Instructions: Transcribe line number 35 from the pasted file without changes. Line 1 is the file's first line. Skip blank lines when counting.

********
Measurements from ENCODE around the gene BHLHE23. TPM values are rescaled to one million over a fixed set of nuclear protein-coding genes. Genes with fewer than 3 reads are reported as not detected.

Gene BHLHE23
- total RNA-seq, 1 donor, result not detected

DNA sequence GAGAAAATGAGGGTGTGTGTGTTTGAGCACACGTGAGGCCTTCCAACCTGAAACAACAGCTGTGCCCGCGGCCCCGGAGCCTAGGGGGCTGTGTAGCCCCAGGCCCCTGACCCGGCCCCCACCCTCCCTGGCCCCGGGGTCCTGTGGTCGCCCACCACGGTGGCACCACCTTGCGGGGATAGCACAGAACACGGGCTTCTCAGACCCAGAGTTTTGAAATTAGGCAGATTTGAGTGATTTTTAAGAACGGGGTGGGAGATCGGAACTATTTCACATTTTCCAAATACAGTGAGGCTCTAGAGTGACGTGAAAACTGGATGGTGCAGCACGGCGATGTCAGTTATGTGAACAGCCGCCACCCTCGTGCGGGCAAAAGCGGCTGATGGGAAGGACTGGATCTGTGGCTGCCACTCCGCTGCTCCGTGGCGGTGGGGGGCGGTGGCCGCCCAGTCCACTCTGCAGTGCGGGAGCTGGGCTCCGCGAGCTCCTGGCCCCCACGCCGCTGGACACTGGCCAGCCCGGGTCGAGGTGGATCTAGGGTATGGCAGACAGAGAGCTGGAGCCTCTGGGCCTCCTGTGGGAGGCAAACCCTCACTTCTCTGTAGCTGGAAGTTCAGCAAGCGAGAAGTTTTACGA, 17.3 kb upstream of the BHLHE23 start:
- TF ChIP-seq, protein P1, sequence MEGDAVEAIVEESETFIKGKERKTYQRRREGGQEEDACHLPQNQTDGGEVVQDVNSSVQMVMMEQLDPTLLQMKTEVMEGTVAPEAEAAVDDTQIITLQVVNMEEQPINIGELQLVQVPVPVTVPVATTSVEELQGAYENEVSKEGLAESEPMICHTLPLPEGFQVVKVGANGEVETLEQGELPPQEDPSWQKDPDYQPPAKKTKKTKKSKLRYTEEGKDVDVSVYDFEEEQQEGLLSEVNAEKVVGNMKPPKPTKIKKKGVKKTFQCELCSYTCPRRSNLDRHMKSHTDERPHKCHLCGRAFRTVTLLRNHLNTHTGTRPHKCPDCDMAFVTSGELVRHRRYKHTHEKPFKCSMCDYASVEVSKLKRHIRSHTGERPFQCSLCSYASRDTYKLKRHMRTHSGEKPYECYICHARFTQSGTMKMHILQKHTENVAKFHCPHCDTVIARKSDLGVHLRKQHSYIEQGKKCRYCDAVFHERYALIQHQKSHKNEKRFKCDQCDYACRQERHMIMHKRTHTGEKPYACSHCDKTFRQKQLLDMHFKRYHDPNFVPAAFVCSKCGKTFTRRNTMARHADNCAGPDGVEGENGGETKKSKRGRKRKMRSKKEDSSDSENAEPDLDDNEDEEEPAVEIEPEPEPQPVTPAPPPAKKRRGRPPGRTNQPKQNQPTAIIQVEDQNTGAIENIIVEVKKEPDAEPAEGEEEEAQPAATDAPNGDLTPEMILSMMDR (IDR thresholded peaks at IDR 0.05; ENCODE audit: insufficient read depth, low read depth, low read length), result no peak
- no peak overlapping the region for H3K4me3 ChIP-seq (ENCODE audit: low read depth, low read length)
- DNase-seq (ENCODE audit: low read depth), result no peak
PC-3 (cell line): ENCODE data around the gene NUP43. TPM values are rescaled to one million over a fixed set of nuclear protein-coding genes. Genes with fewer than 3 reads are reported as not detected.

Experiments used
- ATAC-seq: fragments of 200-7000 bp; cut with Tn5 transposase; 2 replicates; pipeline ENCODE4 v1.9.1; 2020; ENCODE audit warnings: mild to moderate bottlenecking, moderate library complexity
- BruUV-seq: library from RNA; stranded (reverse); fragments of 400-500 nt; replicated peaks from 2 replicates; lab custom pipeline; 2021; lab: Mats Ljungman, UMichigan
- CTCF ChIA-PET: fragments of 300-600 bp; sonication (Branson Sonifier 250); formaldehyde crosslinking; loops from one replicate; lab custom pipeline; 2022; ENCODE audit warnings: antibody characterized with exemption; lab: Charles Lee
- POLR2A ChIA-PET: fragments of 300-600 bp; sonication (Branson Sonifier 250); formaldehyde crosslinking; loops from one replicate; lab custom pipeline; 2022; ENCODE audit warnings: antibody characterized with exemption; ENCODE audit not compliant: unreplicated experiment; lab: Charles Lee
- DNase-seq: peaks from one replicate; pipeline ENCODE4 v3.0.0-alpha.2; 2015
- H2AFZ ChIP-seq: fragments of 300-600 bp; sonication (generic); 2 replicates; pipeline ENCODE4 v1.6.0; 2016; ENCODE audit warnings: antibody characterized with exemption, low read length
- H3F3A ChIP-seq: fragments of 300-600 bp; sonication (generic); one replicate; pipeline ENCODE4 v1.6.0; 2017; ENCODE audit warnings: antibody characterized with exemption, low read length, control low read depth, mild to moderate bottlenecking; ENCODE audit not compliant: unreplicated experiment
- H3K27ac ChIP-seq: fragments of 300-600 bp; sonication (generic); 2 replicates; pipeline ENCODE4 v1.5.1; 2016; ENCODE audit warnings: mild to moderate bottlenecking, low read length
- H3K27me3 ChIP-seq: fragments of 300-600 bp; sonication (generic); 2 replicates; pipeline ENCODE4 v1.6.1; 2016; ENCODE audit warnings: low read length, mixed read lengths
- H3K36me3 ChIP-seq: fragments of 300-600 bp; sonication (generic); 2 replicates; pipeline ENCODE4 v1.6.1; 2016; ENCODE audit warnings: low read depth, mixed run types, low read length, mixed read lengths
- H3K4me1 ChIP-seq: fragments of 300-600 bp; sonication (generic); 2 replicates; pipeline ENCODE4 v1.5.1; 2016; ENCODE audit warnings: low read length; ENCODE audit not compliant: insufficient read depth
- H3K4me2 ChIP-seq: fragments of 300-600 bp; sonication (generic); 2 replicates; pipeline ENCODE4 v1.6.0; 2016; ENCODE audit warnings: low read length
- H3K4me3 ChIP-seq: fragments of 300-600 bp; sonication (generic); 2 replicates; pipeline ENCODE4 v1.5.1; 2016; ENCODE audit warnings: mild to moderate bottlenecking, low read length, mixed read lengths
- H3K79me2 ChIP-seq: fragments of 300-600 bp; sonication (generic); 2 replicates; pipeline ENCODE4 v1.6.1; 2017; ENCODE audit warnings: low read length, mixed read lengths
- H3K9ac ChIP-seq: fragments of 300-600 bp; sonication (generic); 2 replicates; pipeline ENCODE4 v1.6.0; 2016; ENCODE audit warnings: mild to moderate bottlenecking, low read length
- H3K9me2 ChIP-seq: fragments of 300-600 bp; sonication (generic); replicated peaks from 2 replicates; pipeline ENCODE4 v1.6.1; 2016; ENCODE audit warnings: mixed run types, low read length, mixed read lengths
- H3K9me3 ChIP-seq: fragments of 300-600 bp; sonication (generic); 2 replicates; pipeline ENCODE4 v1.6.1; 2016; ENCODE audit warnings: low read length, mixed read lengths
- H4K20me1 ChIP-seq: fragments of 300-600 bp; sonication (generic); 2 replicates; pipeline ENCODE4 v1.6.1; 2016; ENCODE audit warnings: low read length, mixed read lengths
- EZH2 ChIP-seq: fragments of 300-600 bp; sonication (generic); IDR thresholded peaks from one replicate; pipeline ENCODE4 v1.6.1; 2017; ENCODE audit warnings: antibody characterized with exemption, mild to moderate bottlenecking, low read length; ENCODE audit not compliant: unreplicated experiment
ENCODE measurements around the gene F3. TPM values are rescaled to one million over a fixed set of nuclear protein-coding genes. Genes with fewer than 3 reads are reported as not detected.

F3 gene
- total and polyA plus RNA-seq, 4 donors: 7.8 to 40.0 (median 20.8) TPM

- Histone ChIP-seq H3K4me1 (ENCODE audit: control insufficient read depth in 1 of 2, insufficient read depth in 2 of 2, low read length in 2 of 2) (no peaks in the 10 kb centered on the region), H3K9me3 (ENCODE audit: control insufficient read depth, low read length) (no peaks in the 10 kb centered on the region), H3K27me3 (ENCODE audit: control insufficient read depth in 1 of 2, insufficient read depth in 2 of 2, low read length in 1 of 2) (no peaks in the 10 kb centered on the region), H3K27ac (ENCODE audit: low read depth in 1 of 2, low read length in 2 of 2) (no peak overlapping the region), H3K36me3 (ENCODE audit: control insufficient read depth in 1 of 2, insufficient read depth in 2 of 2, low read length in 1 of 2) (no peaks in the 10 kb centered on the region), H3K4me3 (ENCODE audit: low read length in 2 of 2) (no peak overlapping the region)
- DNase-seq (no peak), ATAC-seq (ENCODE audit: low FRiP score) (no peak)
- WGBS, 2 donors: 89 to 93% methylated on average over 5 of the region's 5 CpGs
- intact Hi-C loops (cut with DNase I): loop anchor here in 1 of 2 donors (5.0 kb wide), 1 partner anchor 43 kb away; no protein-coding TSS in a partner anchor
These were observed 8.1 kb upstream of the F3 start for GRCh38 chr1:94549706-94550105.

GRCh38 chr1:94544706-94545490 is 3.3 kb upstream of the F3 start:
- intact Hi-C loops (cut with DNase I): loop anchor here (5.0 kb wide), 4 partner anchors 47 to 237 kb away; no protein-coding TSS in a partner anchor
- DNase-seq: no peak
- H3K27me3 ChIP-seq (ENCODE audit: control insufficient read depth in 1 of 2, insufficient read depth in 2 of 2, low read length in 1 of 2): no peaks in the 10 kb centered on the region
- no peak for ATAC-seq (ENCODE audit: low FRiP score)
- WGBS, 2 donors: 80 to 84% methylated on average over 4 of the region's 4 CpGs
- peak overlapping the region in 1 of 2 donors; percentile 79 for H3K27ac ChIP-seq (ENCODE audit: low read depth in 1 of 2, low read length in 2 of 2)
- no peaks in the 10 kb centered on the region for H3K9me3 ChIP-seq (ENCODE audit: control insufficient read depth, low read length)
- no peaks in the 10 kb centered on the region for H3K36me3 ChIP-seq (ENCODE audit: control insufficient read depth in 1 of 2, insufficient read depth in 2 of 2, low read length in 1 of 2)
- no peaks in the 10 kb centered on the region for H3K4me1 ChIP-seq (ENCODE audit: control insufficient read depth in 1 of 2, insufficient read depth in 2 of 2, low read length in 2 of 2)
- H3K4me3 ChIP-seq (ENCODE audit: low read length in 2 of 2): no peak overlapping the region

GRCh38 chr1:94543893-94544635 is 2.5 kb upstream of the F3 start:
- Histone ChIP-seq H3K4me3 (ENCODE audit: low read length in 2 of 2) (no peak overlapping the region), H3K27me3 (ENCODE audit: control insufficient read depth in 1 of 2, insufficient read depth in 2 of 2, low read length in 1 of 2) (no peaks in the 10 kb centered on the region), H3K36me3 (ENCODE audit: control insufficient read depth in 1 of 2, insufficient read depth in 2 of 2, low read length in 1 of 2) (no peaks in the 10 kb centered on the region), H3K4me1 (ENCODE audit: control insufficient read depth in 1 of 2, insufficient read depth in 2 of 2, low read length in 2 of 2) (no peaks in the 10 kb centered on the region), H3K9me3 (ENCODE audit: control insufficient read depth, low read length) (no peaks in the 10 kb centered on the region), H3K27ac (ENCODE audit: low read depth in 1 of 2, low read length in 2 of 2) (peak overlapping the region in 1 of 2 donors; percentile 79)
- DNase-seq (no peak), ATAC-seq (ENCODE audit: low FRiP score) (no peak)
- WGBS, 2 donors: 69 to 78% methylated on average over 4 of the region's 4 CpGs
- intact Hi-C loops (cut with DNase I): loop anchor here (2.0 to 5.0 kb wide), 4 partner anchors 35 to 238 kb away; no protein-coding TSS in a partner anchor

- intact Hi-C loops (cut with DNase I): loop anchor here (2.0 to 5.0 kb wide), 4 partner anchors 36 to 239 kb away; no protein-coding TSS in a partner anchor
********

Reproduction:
- intact Hi-C loops (cut with DNase I): loop anchor here in 1 of 2 donors (5.0 kb wide), 1 partner anchor 43 kb away; no protein-coding TSS in a partner anchor